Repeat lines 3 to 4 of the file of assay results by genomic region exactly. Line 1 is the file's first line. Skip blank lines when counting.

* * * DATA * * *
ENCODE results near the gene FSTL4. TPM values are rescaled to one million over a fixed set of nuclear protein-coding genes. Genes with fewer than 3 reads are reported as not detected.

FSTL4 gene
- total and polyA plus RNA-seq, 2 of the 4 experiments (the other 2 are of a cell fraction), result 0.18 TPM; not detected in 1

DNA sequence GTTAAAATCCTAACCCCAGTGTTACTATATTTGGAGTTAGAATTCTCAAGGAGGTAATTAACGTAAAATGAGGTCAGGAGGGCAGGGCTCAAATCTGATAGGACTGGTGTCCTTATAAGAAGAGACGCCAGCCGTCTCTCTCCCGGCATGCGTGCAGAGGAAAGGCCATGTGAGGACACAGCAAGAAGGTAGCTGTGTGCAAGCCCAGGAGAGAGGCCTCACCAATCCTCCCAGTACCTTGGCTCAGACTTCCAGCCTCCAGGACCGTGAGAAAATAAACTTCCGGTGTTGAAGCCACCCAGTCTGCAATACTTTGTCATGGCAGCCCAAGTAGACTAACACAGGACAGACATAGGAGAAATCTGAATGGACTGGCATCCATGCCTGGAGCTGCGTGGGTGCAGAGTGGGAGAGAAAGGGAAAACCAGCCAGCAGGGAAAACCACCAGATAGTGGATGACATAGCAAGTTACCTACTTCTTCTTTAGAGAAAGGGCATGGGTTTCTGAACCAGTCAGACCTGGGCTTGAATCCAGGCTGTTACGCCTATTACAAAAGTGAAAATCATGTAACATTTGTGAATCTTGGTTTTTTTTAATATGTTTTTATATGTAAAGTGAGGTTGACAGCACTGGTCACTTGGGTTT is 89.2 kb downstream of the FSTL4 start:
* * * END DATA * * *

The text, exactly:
- total and polyA plus RNA-seq, 2 of the 4 experiments (the other 2 are of a cell fraction), result 0.18 TPM; not detected in 1

DNA sequence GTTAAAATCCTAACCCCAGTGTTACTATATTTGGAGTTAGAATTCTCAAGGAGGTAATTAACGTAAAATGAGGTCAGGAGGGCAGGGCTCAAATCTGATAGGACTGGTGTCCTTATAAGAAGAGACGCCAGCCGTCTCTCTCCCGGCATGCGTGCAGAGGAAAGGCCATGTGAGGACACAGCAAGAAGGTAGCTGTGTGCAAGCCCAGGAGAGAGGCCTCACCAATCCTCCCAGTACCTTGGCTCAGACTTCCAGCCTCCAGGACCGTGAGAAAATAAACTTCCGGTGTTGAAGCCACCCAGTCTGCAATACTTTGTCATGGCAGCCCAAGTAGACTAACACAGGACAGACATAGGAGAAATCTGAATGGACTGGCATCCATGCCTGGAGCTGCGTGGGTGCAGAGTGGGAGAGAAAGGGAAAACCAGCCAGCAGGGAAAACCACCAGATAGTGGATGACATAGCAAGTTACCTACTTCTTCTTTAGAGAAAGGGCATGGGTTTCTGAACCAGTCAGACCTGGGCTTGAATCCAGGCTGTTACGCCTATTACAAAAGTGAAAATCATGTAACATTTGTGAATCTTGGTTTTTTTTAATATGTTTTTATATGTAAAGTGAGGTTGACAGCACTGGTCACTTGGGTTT is 89.2 kb downstream of the FSTL4 start: